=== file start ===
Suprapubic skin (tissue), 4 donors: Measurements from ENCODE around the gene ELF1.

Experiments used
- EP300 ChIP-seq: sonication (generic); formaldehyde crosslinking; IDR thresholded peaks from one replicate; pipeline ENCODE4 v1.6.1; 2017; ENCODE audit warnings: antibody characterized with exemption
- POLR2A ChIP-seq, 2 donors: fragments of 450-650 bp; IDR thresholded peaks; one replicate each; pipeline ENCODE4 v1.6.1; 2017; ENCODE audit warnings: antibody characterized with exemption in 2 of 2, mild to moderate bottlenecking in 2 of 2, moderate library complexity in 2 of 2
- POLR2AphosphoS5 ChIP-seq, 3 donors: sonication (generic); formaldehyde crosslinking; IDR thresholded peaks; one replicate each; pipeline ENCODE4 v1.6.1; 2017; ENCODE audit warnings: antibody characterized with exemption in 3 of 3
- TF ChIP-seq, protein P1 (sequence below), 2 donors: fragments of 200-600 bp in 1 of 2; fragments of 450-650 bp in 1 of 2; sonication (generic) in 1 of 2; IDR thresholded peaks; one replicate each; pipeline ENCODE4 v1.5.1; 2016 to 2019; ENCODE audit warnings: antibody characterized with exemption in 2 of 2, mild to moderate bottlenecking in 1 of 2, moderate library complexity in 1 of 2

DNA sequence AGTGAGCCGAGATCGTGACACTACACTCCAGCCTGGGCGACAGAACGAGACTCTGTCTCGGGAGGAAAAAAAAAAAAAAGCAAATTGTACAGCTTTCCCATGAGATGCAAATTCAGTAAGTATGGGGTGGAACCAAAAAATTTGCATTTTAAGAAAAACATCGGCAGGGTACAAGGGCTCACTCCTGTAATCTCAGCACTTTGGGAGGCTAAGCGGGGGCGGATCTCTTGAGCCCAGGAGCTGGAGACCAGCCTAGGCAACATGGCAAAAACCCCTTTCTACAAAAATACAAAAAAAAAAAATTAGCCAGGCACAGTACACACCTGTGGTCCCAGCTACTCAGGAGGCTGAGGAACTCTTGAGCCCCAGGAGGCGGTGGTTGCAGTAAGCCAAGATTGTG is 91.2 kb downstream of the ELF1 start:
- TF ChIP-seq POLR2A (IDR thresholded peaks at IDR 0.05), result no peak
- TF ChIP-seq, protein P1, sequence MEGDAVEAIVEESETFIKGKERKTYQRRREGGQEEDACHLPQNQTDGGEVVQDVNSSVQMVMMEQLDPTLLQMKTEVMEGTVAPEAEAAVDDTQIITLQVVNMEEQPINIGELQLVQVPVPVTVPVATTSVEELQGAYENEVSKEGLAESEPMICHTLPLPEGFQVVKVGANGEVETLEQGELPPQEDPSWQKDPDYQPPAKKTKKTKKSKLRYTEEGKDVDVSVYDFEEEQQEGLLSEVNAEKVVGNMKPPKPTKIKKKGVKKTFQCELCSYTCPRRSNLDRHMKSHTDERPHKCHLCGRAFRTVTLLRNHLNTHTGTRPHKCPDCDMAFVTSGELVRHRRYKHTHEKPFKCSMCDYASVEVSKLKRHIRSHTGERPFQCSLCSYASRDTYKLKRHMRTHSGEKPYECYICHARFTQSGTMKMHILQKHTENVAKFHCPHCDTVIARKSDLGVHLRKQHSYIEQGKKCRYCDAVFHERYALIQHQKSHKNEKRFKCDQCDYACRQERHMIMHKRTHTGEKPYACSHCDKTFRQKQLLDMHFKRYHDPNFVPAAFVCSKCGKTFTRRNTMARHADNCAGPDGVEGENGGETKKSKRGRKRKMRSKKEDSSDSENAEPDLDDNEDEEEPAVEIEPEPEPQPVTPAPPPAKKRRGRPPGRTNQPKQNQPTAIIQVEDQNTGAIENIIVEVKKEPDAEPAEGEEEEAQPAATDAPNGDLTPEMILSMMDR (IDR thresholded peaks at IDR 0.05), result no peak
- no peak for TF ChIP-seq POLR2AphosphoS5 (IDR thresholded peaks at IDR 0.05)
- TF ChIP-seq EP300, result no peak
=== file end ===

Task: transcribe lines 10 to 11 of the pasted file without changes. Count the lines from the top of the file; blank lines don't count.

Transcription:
- no peak for TF ChIP-seq POLR2AphosphoS5 (IDR thresholded peaks at IDR 0.05)
- TF ChIP-seq EP300, result no peak